UK set to ban LGBTQ conversion therapy

UK set to ban LGBTQ conversion therapy
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The British government will move to ban the controversial practice of LGTBQ "conversion therapy," Queen Elizabeth II announced in her annual speech last night.

The British monarch mentioned the move during her address to Parliament and the nation Tuesday evening, telling assembled lawmakers: "Measures will be brought forward to address racial and ethnic disparities and ban conversion therapy."

It wasn't clear exactly what form the legislation will take, but Britain has already banned some forms of the controversial practice, which seeks to use Christian theology alongside practices many consider abusive. Conversion therapy has been linked to higher rates of suicide attempts among those who have undergone it.


The queen's speech, which lays out the priorities of the British government for the upcoming parliamentary year, is drafted in concert with the office of Britain's prime minister, Boris Johnson, indicating that his Conservative Party will champion legislation dealing with such issues in the days and weeks ahead.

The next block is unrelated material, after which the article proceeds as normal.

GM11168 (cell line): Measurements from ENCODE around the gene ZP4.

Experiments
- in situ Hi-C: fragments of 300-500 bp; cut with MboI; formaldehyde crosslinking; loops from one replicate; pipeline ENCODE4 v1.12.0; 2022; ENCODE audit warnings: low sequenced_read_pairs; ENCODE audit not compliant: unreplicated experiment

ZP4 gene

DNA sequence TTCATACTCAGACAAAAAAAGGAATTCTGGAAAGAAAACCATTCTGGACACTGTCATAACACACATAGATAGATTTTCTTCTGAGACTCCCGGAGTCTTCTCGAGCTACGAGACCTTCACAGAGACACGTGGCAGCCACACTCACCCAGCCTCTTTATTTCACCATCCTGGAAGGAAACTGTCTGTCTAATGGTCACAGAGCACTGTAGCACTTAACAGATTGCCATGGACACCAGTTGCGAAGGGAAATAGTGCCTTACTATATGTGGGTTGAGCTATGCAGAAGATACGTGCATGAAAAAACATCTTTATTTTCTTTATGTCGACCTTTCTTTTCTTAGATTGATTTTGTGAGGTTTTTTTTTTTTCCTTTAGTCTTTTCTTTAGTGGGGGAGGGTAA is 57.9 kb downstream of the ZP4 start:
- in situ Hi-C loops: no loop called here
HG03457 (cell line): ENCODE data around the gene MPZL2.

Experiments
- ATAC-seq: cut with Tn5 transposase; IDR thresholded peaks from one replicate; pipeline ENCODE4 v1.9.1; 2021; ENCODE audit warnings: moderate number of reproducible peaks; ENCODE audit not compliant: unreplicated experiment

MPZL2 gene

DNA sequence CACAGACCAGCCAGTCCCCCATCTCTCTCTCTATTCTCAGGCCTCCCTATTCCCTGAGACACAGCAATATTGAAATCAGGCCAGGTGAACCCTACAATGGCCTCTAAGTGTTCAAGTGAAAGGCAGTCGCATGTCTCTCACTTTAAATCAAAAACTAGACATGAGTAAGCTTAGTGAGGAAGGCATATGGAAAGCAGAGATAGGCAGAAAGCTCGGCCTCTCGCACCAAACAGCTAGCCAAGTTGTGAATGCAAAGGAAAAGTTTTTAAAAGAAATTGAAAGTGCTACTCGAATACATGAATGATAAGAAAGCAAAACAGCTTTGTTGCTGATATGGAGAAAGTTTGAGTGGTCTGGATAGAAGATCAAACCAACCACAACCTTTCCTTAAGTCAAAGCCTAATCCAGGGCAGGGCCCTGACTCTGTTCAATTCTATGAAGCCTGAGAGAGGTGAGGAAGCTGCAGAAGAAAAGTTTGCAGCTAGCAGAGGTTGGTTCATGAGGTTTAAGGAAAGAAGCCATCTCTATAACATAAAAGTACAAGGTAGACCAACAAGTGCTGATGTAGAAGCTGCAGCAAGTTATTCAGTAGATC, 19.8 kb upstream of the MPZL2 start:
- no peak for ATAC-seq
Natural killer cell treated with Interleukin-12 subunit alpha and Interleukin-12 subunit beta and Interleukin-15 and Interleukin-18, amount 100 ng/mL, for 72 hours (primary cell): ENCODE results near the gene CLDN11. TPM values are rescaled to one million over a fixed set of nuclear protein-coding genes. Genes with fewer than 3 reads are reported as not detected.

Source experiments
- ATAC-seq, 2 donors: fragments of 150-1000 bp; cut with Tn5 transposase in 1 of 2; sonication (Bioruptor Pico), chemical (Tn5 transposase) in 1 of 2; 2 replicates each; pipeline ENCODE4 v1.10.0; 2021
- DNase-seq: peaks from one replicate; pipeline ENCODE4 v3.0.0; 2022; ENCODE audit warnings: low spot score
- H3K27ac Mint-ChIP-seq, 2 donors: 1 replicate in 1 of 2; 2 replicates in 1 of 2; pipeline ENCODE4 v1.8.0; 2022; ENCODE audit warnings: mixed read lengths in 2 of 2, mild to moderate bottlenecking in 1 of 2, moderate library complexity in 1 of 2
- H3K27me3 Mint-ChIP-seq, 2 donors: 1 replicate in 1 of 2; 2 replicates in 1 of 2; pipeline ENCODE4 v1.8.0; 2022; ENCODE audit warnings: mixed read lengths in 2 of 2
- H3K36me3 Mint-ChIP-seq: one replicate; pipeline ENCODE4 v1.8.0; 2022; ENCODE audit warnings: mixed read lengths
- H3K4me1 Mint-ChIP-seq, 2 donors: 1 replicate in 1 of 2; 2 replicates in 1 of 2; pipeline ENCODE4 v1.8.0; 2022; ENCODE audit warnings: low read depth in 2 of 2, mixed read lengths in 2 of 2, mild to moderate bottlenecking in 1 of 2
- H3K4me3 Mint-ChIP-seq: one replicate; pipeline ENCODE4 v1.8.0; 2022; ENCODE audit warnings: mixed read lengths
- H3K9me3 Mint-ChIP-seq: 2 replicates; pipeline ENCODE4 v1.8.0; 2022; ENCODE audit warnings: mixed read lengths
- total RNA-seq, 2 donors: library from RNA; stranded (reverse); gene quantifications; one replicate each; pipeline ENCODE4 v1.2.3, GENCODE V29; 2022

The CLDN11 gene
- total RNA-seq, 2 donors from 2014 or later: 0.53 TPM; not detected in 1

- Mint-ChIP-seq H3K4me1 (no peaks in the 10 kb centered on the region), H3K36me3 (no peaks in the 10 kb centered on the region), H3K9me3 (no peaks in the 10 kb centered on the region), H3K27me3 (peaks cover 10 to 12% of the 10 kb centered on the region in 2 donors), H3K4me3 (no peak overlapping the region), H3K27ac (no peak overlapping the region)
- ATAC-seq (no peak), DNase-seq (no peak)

In a statement Tuesday following the speech, Johnson's minister for women and equalities, Liz Truss, said that the ban would be introduced "as soon as parliamentary time allows."

"The accompanying consultation will seek further views from the public and key stakeholders to ensure that the ban can address the practice while protecting the medical profession; defending freedom of speech; and upholding religious freedom," said Truss.

A number of other countries have also banned the practice in recent years, including Canada and Australia, and the United Nations has called for more countries to ban it. A handful of states have also banned conversion therapy; Virginia became the 20th to do so last year.